Our View: When the process works

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Our View: When the process works
Photo/Cody Mello-Klein
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The old saying “practice makes perfect” is largely true. But before knowing what to practice, a process must be developed.

Professional athletes, from golfers to baseball and basketball players develop routines before putting, batting or shooting free throws, respectively. The reason they do this is so when the pressure’s on in the big match or game, when their minds may be partially frozen with anxiety, the ingrained routine takes over, enhancing their chance of success.

The military and public safety departments like police and firefighters all spend considerable time training on procedures that instill discipline – and prepare them for the moment when either their or someone else’s life may be at risk.

The Alexandria Times also follows processes to increase our chance of success in the face of pressure. Our processes ensure that stories and pages are fully edited by multiple people, so that when things are flying back and forth on production day, mistakes that would otherwise appear in our pages are usually caught.

We believe that good processes that were expertly followed led to the successful outcome on an Alexandria City Public Schools bus on May 11.

Two school bus drivers and the bus dispatch operator each, from where we sit, did their jobs to perfection last Thursday. As a result, no one was hurt and a student was not released to an unauthorized individual. The situation was extremely tense for a while, but the ACPS adults followed processes and protected the students in their care.

The first bus driver, while dropping off children at Brent Place Apartments, was confronted by a large male who entered her bus via the emergency exit, according to recordings publicly available on openmhz.com.

The driver called dispatch several times, becoming increasingly frantic as she said the male, who she said was unauthorized to take a kindergartner who was riding the bus, refused to leave and pushed her.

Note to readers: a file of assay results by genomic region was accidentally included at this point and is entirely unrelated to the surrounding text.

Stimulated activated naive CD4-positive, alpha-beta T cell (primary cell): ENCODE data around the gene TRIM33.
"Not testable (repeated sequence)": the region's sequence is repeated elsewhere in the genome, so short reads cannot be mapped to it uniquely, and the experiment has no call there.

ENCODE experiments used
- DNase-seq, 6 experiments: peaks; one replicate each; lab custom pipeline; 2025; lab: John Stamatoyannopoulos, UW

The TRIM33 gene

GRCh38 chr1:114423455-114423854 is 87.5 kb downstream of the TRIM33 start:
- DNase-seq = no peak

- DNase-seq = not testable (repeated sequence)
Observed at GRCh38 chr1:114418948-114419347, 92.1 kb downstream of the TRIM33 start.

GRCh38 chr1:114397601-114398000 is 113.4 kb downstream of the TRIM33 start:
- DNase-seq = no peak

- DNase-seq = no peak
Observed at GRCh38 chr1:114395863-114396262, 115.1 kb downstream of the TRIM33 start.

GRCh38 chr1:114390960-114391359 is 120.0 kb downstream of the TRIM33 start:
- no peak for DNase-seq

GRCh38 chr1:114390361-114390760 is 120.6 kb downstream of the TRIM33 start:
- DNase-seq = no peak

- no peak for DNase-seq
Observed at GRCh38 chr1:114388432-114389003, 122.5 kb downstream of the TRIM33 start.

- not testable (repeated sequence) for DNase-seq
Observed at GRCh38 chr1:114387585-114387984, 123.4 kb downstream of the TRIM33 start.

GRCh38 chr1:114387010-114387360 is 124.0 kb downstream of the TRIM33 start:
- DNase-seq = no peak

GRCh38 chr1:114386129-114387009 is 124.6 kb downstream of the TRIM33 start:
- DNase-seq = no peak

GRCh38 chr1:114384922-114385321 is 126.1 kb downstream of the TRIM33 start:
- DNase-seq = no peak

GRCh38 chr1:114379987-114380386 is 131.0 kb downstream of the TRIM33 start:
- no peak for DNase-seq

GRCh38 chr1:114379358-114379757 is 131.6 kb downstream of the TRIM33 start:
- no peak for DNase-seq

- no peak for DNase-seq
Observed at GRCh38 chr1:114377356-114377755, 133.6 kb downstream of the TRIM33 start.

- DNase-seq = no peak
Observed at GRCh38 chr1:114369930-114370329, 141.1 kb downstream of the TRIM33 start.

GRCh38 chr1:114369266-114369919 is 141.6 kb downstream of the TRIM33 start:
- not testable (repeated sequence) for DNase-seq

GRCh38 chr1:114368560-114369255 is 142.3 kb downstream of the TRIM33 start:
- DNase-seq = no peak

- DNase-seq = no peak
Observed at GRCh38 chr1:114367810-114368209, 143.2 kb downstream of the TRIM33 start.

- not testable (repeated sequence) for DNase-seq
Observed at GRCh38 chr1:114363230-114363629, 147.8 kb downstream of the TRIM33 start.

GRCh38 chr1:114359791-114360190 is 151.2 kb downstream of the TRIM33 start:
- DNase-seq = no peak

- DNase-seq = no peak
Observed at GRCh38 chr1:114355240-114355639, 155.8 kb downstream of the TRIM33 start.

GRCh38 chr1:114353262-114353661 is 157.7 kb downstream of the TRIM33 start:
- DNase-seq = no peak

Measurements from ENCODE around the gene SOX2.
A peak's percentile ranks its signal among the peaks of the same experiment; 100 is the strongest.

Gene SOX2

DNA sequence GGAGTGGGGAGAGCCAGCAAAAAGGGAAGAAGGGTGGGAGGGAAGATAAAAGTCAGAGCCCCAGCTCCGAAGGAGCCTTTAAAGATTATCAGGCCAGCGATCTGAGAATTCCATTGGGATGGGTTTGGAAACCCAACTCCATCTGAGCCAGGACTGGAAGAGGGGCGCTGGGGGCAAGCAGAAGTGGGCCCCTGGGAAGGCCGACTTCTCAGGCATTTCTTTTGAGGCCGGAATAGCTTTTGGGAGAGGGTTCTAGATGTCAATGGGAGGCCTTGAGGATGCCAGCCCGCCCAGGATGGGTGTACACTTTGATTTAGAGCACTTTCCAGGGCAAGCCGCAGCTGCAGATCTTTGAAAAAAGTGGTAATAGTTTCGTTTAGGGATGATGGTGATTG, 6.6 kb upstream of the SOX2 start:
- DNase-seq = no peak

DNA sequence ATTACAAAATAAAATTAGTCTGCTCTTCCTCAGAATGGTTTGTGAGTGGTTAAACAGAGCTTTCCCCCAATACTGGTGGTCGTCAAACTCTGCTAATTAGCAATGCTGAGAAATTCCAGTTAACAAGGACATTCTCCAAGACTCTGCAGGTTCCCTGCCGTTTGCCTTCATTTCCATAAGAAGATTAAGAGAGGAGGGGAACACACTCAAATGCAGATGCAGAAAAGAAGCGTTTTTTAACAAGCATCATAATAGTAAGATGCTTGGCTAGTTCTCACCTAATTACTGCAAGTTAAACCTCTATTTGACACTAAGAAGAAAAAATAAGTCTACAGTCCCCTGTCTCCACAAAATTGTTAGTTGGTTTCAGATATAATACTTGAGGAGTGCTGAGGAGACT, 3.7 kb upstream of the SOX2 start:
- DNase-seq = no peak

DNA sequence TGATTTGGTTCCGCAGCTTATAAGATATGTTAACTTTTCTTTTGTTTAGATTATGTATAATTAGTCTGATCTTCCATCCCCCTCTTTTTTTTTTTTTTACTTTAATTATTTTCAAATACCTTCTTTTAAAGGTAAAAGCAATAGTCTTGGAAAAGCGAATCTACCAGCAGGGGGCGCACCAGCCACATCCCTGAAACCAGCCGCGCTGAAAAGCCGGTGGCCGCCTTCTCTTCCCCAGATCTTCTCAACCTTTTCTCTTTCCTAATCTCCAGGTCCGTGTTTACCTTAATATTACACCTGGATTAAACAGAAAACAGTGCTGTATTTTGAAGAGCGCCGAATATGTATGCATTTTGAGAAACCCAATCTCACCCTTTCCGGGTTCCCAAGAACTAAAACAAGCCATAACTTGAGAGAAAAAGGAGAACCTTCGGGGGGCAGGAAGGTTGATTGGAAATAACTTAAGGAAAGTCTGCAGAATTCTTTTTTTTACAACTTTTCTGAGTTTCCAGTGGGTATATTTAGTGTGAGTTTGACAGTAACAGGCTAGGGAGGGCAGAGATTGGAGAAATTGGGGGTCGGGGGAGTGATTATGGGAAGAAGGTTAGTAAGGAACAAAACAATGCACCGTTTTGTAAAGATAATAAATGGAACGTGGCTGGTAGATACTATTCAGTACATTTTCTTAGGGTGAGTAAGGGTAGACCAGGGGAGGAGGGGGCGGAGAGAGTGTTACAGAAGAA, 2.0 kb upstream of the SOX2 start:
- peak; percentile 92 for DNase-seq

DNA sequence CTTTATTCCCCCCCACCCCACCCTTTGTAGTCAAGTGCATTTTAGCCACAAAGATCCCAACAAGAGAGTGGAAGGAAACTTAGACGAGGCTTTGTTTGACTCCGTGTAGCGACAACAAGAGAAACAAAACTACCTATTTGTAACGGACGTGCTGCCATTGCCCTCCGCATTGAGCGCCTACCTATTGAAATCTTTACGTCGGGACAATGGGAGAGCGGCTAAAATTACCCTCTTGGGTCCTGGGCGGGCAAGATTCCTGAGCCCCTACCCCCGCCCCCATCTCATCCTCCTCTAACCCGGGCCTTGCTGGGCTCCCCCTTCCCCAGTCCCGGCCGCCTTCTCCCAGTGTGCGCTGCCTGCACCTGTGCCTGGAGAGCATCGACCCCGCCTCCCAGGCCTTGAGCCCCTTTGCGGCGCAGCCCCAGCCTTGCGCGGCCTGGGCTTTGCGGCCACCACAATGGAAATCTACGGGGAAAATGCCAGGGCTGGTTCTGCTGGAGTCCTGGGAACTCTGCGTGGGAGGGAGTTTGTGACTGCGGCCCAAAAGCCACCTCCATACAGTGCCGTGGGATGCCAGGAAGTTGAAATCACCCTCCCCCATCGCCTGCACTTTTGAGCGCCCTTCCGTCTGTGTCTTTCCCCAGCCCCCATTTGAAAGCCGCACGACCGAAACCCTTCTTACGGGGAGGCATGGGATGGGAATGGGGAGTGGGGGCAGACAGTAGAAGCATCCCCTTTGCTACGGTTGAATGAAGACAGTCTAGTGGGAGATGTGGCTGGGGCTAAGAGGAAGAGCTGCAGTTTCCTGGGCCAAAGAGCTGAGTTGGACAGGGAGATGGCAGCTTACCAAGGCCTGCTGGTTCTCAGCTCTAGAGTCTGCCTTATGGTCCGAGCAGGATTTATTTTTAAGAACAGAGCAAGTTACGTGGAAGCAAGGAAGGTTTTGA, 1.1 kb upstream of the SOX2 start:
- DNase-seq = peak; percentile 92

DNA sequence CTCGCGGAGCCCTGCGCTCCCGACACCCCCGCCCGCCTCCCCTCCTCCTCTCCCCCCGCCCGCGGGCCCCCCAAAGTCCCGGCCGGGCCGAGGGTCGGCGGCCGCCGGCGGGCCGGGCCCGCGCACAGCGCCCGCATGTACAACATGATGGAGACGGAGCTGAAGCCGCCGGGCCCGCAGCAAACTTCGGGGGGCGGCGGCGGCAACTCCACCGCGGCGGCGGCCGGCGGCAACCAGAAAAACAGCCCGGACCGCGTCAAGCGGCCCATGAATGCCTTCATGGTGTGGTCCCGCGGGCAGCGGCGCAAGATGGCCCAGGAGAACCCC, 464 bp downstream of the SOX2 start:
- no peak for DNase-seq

Despite this threat to her own safety, the driver refused to release the child. She asked dispatch to confirm whether or not the kindergartner could be released to the male who had forced his way onto her bus.

The second hero in this scene was the dispatch operator. She followed processes by double checking the kindergartner’s authorization form, confirming that the male who had forced his way onto the bus was not authorized to take the child. This operator instructed the bus driver to hold the radio to the ear of the male who had boarded the bus, and told him she was calling the police.

While all of this was playing out, the dispatch operator told the increasingly upset bus driver to stay calm. When the male finally left the bus after being told police were on the way, the dispatch operator instructed the female bus driver to leave Brent Place Apartments, which she did.

Then the third person, another bus driver who had pulled up behind the first bus, helped avert what could have been a tragic situation.

After the first bus pulled away, this driver saw the same male who had exited the first bus enter the apartment building and re-emerge with what looked like a semi-automatic gun. The second bus driver called dispatch and calmly described what he saw. The dispatch operator told the driver to leave the scene immediately, which he did.

Police investigated and determined that the male in question had a toy gun, not a real one. Of course, the second bus driver had no way of knowing whether the gun was real, and he absolutely did the right thing in reporting it.

While we question the APD assertion that no crimes were committed in this incident – surely entering a school bus via the emergency exit without permission and pushing a bus driver isn’t legal – we commend the three ACPS employees.

Their actions on May 11, which anyone can look up and listen to, show that these three ACPS transportation workers were well trained in safety processes. In following them, they successfully handled a difficult situation that could have resulted in tragedy. Well done!

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